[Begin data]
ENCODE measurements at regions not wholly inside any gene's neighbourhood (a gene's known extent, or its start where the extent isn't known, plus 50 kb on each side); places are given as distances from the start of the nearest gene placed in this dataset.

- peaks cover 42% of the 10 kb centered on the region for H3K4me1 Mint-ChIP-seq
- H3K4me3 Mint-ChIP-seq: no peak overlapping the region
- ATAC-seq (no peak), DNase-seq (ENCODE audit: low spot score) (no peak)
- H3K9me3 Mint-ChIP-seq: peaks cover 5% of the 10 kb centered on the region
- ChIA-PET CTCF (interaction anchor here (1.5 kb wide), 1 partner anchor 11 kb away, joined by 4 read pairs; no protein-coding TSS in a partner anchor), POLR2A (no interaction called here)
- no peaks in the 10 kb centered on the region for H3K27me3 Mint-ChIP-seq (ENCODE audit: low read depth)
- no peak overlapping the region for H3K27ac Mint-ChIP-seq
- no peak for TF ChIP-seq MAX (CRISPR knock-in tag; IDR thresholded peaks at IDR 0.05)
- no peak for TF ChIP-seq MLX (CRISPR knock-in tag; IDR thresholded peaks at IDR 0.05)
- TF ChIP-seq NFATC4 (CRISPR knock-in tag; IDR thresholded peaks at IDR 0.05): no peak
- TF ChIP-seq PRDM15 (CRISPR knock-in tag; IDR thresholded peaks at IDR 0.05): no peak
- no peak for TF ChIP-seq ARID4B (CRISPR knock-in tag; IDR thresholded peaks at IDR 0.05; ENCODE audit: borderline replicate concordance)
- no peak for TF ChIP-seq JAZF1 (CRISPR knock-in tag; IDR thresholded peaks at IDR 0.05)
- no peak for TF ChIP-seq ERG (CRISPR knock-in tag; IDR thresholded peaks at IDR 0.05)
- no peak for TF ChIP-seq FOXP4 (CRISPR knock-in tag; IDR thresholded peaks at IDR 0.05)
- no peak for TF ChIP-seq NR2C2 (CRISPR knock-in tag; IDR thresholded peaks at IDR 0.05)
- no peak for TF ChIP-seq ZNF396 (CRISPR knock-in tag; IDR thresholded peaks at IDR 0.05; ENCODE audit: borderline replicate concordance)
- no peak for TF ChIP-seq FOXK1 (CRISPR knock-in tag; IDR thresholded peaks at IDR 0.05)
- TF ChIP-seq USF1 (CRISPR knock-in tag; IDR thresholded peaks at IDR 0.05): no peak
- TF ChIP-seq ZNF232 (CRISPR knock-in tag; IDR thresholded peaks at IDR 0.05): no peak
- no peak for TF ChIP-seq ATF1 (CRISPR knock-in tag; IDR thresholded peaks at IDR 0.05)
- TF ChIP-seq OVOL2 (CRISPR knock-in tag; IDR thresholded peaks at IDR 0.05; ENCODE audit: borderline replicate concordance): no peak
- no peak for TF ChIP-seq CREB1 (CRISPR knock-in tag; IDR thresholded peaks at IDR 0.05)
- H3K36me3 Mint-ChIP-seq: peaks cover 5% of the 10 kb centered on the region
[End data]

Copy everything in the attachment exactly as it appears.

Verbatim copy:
ENCODE measurements at regions not wholly inside any gene's neighbourhood (a gene's known extent, or its start where the extent isn't known, plus 50 kb on each side); places are given as distances from the start of the nearest gene placed in this dataset.

- peaks cover 42% of the 10 kb centered on the region for H3K4me1 Mint-ChIP-seq
- H3K4me3 Mint-ChIP-seq: no peak overlapping the region
- ATAC-seq (no peak), DNase-seq (ENCODE audit: low spot score) (no peak)
- H3K9me3 Mint-ChIP-seq: peaks cover 5% of the 10 kb centered on the region
- ChIA-PET CTCF (interaction anchor here (1.5 kb wide), 1 partner anchor 11 kb away, joined by 4 read pairs; no protein-coding TSS in a partner anchor), POLR2A (no interaction called here)
- no peaks in the 10 kb centered on the region for H3K27me3 Mint-ChIP-seq (ENCODE audit: low read depth)
- no peak overlapping the region for H3K27ac Mint-ChIP-seq
- no peak for TF ChIP-seq MAX (CRISPR knock-in tag; IDR thresholded peaks at IDR 0.05)
- no peak for TF ChIP-seq MLX (CRISPR knock-in tag; IDR thresholded peaks at IDR 0.05)
- TF ChIP-seq NFATC4 (CRISPR knock-in tag; IDR thresholded peaks at IDR 0.05): no peak
- TF ChIP-seq PRDM15 (CRISPR knock-in tag; IDR thresholded peaks at IDR 0.05): no peak
- no peak for TF ChIP-seq ARID4B (CRISPR knock-in tag; IDR thresholded peaks at IDR 0.05; ENCODE audit: borderline replicate concordance)
- no peak for TF ChIP-seq JAZF1 (CRISPR knock-in tag; IDR thresholded peaks at IDR 0.05)
- no peak for TF ChIP-seq ERG (CRISPR knock-in tag; IDR thresholded peaks at IDR 0.05)
- no peak for TF ChIP-seq FOXP4 (CRISPR knock-in tag; IDR thresholded peaks at IDR 0.05)
- no peak for TF ChIP-seq NR2C2 (CRISPR knock-in tag; IDR thresholded peaks at IDR 0.05)
- no peak for TF ChIP-seq ZNF396 (CRISPR knock-in tag; IDR thresholded peaks at IDR 0.05; ENCODE audit: borderline replicate concordance)
- no peak for TF ChIP-seq FOXK1 (CRISPR knock-in tag; IDR thresholded peaks at IDR 0.05)
- TF ChIP-seq USF1 (CRISPR knock-in tag; IDR thresholded peaks at IDR 0.05): no peak
- TF ChIP-seq ZNF232 (CRISPR knock-in tag; IDR thresholded peaks at IDR 0.05): no peak
- no peak for TF ChIP-seq ATF1 (CRISPR knock-in tag; IDR thresholded peaks at IDR 0.05)
- TF ChIP-seq OVOL2 (CRISPR knock-in tag; IDR thresholded peaks at IDR 0.05; ENCODE audit: borderline replicate concordance): no peak
- no peak for TF ChIP-seq CREB1 (CRISPR knock-in tag; IDR thresholded peaks at IDR 0.05)
- H3K36me3 Mint-ChIP-seq: peaks cover 5% of the 10 kb centered on the region